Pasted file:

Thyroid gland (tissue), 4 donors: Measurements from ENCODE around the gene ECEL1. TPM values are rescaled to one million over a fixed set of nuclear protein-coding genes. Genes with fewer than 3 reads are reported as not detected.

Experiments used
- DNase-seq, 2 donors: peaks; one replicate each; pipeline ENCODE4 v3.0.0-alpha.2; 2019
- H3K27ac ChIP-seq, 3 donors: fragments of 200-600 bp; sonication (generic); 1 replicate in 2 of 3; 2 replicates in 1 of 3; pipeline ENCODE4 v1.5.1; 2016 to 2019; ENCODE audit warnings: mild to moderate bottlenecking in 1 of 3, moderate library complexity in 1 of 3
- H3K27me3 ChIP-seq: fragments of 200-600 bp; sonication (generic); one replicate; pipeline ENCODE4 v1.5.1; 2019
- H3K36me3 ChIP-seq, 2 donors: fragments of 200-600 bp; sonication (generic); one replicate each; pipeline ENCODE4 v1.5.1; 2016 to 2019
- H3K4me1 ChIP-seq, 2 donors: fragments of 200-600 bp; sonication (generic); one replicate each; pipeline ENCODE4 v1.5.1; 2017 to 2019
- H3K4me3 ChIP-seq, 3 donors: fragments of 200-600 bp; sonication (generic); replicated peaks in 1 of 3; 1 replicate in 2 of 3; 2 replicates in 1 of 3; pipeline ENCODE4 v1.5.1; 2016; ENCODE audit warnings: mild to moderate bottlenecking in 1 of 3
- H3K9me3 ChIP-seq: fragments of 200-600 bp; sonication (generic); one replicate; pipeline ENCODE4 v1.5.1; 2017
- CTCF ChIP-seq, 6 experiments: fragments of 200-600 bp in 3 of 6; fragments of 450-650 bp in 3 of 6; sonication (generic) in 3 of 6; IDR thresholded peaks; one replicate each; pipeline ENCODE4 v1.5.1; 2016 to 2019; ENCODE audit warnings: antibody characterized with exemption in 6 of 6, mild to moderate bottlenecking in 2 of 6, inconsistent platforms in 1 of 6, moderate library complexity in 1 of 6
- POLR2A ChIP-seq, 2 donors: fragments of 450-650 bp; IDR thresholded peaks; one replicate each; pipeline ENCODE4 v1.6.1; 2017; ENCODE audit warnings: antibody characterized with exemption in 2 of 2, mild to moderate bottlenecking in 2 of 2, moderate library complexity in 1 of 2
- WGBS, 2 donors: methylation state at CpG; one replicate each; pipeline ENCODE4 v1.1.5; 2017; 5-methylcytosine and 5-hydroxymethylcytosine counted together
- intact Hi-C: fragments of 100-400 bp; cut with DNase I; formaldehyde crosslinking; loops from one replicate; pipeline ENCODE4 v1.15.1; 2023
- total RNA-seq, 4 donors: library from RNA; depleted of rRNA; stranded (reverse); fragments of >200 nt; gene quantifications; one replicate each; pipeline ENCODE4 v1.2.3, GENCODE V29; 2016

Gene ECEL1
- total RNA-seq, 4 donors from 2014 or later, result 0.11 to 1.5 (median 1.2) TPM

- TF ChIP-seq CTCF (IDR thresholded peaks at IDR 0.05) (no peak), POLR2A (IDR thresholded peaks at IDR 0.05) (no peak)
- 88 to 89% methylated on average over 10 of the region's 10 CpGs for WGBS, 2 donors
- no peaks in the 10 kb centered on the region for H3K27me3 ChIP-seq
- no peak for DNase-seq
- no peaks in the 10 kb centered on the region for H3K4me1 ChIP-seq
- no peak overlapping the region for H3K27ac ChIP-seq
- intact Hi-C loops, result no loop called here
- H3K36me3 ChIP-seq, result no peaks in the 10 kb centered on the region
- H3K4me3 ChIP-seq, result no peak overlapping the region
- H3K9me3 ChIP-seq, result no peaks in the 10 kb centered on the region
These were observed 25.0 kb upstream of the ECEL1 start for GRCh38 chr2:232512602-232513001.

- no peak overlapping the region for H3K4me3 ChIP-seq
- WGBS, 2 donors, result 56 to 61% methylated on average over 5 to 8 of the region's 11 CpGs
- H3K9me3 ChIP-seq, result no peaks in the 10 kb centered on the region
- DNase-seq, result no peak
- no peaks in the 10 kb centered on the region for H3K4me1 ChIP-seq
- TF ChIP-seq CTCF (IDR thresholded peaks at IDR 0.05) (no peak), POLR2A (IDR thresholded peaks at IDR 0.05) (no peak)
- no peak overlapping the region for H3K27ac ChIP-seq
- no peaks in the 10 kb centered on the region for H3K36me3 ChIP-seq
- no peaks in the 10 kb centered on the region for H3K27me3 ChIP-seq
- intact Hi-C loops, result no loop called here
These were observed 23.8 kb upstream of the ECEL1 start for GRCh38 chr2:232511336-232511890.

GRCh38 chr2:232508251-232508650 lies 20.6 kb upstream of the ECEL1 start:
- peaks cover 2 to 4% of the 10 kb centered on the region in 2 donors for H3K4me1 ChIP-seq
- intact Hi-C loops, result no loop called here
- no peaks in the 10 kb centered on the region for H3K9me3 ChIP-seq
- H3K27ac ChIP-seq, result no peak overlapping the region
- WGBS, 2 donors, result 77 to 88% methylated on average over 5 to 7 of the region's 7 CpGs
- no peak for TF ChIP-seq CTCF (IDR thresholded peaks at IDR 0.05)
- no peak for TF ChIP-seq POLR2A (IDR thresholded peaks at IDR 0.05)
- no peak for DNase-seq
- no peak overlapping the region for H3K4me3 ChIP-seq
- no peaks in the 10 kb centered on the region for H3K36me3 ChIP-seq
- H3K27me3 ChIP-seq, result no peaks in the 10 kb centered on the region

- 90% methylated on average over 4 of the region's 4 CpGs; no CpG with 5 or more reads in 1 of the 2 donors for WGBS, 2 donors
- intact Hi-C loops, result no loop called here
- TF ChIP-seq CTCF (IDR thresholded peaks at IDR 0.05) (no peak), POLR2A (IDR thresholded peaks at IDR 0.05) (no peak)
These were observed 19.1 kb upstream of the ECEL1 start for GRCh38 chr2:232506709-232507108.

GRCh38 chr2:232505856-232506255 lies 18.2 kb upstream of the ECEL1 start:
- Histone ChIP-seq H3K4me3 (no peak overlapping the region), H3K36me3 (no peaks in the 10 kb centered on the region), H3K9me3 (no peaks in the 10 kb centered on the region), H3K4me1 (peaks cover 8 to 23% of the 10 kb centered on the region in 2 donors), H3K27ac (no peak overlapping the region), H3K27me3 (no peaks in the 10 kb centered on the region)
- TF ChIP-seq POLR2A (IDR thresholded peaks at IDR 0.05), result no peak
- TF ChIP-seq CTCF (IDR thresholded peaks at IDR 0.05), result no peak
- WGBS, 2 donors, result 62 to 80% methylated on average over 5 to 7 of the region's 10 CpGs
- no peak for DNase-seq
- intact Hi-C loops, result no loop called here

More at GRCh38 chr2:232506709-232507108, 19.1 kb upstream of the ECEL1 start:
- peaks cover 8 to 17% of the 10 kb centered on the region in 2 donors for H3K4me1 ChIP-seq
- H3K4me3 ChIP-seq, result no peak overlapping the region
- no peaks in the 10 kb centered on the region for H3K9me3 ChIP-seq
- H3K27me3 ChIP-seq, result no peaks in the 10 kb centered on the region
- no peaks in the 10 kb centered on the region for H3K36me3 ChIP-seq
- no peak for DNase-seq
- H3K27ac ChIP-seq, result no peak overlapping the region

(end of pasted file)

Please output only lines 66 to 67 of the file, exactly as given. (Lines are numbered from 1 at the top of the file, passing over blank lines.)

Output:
- H3K27me3 ChIP-seq, result no peaks in the 10 kb centered on the region
- no peaks in the 10 kb centered on the region for H3K36me3 ChIP-seq